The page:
The mechanism that could explain the high rate of tumor relapse after DAA treatment is one of the main issues rising from these studies. Microenvironment and viral induced inflammation play a key role in chronic liver injury and tumor initiation [14. In contrast, the immune system has also an anti-tumor function [15. Overall, there is a complex and fragile equilibrium between a pro tumor and anti-tumor function of the immune system. Some studies have proposed that DAA treatment could modify natural killer function and expression of IFN response gene [[16], [17]]. One of the hypothesis is a dysregulation of the anti-tumor response after the brutal decrease of HCV viral load induced by DAA that promotes tumor recurrence. Recurrence could be accelerated by DAA boosting the growth of invisible HCC as a consequence of a perturbation of immune surveillance caused by a swift clearance of HCV, a phenomenon that was unlikely in patients exposed to IFN owing the slowly developing antiviral effects of this cytokine coupled with its discrete immune modulatory and anti-proliferative properties. However, this mechanism is purely speculative and no robust preclinical studies support this hypothesis as well as an elusive direct pro oncogenic role of DAA. Overall, the high rate of HCC recurrence after DAA treatments in patients with prior HCC suggests that a close follow-up of these patients remains mandatory as well as a reassessment of these observations in prospective dedicated studies.
On the other side, in patients with untreated HCV related cirrhosis and without any previous history of HCC, the rate of HCC occurrence varies from 2 to 5% per year [18. The risk of HCC development is modulated by host features such as gender (male), age, metabolic syndrome and by the severity of the underlying liver disease with a higher rate of HCC occurrence in Child Pugh B and C patients and in patients with portal hypertension [19. In contrast to observational studies that reported a reduced incidence of HCC after SVR using IFN regimens [[2], [3]], the study of Conti et al. recently published in the Journal, reports a high incidence (3.17% after 24 weeks of follow-up) of HCC after viral clearance [6. However, IFN treatments were mostly successfully performed in patients with compensated cirrhosis often without clinically significant portal hypertension that have a lower incidence of HCC [[2], [3]] whereas DAA treatments are currently used in unselected Child Pugh B patients or with significant portal hypertension, a population at high risk of HCC development. Interestingly, Cheung et al. report a decreased HCC incidence in decompensated cirrhotic patients with SVR obtained by DAA compared to patients without SVR despite DAA treatments and compared to a cohort of untreated patients [20.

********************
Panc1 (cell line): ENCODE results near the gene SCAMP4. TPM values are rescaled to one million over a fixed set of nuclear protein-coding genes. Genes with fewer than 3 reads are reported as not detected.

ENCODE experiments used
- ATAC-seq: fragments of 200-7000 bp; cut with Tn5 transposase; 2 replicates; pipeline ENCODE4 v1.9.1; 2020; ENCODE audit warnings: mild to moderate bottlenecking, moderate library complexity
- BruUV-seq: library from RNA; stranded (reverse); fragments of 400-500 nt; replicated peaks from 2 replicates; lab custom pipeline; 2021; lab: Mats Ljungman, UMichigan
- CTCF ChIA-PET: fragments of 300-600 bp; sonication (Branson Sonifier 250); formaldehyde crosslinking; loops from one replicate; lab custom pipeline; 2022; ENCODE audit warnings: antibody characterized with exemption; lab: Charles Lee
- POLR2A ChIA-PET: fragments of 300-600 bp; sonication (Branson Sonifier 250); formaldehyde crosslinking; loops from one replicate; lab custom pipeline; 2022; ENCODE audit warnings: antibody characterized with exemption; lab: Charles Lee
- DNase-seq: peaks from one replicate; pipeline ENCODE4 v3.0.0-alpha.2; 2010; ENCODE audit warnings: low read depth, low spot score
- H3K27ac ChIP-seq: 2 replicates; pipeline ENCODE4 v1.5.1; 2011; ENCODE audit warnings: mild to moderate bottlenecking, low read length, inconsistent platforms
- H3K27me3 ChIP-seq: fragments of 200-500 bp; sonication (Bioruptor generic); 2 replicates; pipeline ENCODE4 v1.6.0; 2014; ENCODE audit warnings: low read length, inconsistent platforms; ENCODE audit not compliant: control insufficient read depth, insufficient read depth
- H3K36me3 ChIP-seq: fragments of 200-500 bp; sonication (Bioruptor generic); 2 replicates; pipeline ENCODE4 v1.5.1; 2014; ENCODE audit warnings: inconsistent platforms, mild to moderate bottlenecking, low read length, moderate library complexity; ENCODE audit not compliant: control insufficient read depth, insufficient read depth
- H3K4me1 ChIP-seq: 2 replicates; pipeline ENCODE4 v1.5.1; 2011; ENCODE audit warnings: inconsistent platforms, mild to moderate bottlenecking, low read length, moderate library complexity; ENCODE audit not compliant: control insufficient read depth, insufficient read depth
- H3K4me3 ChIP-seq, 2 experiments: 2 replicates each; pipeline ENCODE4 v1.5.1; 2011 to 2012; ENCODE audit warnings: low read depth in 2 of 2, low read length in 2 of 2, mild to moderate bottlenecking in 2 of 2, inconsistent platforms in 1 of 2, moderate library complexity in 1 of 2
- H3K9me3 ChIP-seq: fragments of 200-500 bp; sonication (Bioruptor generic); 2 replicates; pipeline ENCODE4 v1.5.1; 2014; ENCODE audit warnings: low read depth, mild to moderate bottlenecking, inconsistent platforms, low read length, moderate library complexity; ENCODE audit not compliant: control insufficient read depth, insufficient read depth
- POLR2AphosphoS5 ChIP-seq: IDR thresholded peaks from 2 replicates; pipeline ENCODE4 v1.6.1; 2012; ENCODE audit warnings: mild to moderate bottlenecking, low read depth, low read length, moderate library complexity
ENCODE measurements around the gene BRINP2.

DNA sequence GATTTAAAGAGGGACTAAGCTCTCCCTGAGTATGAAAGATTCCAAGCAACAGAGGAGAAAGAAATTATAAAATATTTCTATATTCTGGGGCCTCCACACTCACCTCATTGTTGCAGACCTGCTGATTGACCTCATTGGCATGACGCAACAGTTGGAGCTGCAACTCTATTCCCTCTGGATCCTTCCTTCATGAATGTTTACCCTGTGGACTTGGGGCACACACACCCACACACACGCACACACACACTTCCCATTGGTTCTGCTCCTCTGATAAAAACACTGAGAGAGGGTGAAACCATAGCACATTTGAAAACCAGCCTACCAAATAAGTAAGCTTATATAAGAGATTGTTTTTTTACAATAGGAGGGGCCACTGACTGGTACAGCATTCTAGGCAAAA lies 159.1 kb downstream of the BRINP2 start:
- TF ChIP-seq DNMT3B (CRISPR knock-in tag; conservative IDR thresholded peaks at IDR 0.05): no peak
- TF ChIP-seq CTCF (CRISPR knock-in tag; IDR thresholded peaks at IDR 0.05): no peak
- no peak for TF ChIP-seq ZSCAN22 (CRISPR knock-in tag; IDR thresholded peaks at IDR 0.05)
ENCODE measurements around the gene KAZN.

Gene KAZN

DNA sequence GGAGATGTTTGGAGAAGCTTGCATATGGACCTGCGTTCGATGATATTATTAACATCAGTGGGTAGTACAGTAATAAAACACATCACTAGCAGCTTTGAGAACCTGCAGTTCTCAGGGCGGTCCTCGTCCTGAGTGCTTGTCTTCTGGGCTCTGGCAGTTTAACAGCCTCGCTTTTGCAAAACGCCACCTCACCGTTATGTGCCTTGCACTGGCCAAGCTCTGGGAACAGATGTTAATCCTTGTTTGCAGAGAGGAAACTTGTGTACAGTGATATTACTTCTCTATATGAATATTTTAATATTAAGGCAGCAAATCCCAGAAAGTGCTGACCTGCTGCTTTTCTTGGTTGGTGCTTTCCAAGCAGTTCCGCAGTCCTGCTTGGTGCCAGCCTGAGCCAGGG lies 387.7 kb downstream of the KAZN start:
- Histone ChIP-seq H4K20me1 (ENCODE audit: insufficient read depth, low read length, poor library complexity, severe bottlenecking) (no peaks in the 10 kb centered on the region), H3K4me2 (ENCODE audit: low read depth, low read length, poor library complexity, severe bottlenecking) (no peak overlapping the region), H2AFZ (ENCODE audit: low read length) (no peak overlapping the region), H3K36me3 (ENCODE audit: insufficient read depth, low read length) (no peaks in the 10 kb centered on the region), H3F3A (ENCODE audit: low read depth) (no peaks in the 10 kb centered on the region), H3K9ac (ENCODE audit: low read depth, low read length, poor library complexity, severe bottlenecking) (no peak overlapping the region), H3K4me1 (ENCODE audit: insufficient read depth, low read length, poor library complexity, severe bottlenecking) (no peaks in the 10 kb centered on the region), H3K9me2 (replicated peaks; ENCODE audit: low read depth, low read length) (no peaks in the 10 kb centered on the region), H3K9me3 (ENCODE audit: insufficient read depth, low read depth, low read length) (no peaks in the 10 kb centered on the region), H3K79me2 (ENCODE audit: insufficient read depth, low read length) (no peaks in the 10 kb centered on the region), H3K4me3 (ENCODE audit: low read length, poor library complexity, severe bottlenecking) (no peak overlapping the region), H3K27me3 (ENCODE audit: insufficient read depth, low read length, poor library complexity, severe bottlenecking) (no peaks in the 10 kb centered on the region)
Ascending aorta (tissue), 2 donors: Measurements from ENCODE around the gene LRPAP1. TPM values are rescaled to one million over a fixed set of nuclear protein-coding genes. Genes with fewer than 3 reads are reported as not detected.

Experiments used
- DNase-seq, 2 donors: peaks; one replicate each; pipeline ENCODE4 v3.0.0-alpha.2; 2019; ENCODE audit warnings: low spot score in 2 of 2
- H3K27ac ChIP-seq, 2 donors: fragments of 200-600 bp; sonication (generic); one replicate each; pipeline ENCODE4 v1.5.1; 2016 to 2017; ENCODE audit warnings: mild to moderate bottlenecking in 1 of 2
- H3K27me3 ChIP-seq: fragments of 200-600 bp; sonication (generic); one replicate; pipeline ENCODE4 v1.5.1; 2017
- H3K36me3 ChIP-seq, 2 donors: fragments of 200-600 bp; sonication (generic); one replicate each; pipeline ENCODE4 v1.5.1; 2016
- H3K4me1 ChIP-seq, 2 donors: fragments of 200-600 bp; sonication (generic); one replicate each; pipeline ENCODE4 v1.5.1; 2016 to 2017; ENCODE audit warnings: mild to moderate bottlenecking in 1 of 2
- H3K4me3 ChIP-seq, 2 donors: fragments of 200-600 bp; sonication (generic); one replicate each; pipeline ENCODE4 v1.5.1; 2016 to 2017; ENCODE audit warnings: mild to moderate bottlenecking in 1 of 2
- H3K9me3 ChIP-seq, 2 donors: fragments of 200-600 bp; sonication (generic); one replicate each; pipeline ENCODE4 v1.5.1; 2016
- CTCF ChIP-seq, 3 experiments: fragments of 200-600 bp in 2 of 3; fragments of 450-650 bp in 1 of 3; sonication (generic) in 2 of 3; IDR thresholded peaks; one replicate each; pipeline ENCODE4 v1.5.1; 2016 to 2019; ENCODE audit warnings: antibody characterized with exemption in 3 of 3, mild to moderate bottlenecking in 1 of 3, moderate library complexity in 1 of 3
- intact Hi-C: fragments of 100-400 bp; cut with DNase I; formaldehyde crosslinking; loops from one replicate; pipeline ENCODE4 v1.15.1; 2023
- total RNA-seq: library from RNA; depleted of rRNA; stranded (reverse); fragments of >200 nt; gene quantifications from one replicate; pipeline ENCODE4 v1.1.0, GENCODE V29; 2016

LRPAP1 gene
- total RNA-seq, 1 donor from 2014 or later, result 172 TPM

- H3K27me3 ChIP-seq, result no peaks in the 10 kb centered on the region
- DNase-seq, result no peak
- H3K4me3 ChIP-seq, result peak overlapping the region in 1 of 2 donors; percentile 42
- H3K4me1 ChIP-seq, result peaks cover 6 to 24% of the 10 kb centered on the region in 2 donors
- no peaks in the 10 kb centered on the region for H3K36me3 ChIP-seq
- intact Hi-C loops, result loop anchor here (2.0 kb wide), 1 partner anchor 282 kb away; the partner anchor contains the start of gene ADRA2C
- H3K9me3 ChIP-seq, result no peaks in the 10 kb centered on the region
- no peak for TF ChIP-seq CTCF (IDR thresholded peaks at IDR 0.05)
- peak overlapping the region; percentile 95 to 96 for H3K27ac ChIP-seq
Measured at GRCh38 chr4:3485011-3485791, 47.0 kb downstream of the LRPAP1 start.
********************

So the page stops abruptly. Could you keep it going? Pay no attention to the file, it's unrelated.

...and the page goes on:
These different studies bring no strong evidence for an increased risk of HCC occurrence in "HCC naïve" patients treated by DAA. However, the persistent risk of HCC development strongly justifies HCC screening after viral clearance in patients with HCV related cirrhosis.